Parliamentary Questions from Annette Brooke MP | 9 & 14 January 2014

January 10, 2014

Annette Brooke, Liberal Democrat MP for Mid Dorset and North Poole and chairman of the All Party Parliamentary Group on ME, tabled a question that asked the Secretary of State for Health what funds the Government has spent on research for myalgic encephalomyelitis since 2010; and what funds the Government plans to spend on the study of that condition in the next five years.

A written answer was provided by Daniel Poulter MP, the Parliamentary Under Secretary foe Health, on 9 Decemmber.

The Minister wrote:

Expenditure by the Department on research on chronic fatigue syndrome/myalgic encephalomyelitis (CFS/ME) through research programmes, research centres and units, and research training awards is shown in the following table.
£ million
2010-11 0.3
2011-12 0.4
2012-13 0.6

Total spend on CFS/ME research by the Department is higher than this because expenditure by the National Institute for Health Research (NIHR) Clinical Research Network (CRN) on CFS/ME research cannot be disaggregated from total CRN expenditure.

Total spend in future years by the NIHR on CFS/ME research depends on the volume and quality of scientific activity. The usual practice of the NIHR is not to ring-fence funds for expenditure on particular topics: research proposals in all areas compete for the funding available. The NIHR welcomes funding applications for research into any aspect of human health, including CFS/ME. These applications are subject to peer review and judged in open competition, with awards being made on the basis of the scientific quality of the proposals made.

Over the period 2010-11 to 2012-13 the Medical Research Council (MRC) spent over £0.4 million on research into CFS/ME.

Research into CFS/ME is a priority area for the MRC. In 2011 £1.6 million was awarded to support five research grants following a call for proposals which aimed to improve understanding of the mechanisms of CFS/ME. A highlight notice identifying further areas where applications are encouraged is currently in place. The MRC does not normally allocate funds to particular topics and research proposals in all areas compete for the funding available. Awards are made according to their scientific quality and importance to human health.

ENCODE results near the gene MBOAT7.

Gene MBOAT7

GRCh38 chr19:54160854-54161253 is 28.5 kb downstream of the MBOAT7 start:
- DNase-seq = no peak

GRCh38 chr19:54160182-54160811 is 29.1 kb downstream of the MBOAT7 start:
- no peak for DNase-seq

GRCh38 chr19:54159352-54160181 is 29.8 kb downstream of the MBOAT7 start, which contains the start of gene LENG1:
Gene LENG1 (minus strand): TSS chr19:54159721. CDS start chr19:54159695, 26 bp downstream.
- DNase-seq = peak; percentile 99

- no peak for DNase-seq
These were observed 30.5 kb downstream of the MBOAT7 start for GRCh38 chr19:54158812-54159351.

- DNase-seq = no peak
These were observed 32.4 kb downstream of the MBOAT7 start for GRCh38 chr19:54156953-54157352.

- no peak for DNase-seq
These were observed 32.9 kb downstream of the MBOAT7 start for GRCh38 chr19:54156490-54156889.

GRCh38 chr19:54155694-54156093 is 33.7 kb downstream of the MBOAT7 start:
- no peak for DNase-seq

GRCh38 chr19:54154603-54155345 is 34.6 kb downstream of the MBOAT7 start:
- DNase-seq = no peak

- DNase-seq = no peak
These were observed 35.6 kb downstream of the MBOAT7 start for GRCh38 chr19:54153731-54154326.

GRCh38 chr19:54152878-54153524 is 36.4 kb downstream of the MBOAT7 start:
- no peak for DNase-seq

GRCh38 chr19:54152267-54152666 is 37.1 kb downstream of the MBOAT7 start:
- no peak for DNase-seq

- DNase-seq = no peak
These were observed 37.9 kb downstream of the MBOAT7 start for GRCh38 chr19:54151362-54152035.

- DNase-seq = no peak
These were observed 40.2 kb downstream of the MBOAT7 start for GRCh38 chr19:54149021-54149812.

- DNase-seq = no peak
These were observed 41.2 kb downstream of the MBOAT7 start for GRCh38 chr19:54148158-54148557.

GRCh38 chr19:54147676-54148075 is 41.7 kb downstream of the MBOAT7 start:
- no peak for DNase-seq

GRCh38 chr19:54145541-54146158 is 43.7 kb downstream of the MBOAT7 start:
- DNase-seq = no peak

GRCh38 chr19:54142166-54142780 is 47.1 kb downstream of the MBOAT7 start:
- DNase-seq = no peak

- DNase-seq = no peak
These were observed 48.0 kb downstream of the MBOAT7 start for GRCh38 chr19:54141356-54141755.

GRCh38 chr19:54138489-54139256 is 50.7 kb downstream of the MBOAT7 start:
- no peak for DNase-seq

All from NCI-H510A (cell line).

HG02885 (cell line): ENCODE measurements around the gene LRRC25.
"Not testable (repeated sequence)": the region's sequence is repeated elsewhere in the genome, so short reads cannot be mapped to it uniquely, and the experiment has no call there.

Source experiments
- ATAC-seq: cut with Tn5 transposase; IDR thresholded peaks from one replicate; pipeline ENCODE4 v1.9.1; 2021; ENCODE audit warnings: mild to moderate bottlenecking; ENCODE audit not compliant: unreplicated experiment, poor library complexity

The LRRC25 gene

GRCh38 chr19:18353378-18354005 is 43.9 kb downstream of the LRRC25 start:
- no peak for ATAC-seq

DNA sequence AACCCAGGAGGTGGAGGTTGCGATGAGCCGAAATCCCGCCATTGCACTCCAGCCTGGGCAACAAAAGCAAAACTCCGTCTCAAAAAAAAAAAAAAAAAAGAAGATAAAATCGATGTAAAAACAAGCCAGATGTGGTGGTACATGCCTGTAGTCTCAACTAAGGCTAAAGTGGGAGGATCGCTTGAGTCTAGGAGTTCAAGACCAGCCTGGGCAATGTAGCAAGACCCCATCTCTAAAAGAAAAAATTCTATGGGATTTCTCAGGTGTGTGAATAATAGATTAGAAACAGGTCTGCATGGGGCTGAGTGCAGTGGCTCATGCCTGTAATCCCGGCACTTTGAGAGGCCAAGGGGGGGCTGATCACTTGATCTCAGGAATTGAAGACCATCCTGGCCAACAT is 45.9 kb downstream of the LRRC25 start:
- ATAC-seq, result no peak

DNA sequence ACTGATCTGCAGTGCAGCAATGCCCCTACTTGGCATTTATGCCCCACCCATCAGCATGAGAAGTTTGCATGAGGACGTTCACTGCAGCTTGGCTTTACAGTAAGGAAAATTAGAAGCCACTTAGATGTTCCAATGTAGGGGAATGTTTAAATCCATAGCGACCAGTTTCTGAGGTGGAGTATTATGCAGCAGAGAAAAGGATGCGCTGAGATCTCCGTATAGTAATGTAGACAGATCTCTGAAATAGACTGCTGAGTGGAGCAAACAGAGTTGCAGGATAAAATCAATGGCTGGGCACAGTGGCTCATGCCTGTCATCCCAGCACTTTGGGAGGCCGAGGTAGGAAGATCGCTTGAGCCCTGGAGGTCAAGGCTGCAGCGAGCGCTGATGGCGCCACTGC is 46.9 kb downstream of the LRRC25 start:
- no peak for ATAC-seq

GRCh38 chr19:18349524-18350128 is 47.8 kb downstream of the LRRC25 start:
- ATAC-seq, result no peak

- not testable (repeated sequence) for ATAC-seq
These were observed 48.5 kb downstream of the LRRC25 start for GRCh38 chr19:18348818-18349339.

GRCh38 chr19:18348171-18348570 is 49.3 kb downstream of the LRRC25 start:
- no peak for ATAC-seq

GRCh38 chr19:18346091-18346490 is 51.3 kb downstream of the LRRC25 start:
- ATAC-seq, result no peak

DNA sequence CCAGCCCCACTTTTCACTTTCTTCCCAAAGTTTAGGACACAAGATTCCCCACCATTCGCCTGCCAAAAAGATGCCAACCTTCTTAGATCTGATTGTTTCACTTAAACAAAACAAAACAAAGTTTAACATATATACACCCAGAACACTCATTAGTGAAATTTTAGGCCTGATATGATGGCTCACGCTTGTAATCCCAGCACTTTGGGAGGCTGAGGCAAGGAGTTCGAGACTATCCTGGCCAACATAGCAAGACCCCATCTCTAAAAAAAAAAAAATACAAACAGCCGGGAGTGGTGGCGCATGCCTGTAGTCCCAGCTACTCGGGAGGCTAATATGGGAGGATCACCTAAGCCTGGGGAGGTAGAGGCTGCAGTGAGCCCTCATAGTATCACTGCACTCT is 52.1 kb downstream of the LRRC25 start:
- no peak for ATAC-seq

Details of MRC research can be found on the RCUK Gateway to Research website at:

and further information on MRC support for CFS/ME can be found on the MRC website at:


In Health Question Time in the Commons on 14 January, Mrs Brooke was in action again – this time raising awareness of the UK ME/CFS Research Collaborative.

She asked:
Will the Secretary of State join me in congratulating the UK Chronic Fatigue Syndrome/Myalgic Encephalopathy Research Collaborative for providing a mechanism for ME charities, researchers and clinicians to work together in a co-ordinated way? What support will his Department give research into the causes of and treatment for ME?

Norman Lamb (The Minister of State, Department of Health; North Norfolk, Liberal Democrat), replied:
I am not the Secretary of State, but I would be very happy to join my hon. Friend in congratulating the collaborative, which is doing excellent work to generate more CFS/ME research. Spend by the National Institute for Health Research has already doubled in two years, and more funding applications are welcome. The NIHR has awarded nearly £0.9 million to the collaborative’s deputy chair for a senior fellowship studying paediatric CFS/ME.

2 thoughts on “Parliamentary Questions from Annette Brooke MP | 9 & 14 January 2014”

  1. So rounding up, that makes us each worth about a fiver per year. Anyone have the average figure for benefits paid to a typical one of our estimated 250,000 sufferers, per year, to maintain us in our ill state? That is going to be a heck of a contrasting figure! For me, in ‘hospital’, that will be at least 1000 times as much (Probably a lot more actually.) to watch me get worse, as they are spending on things that might help me get better.

    Wonderful thing is economics!

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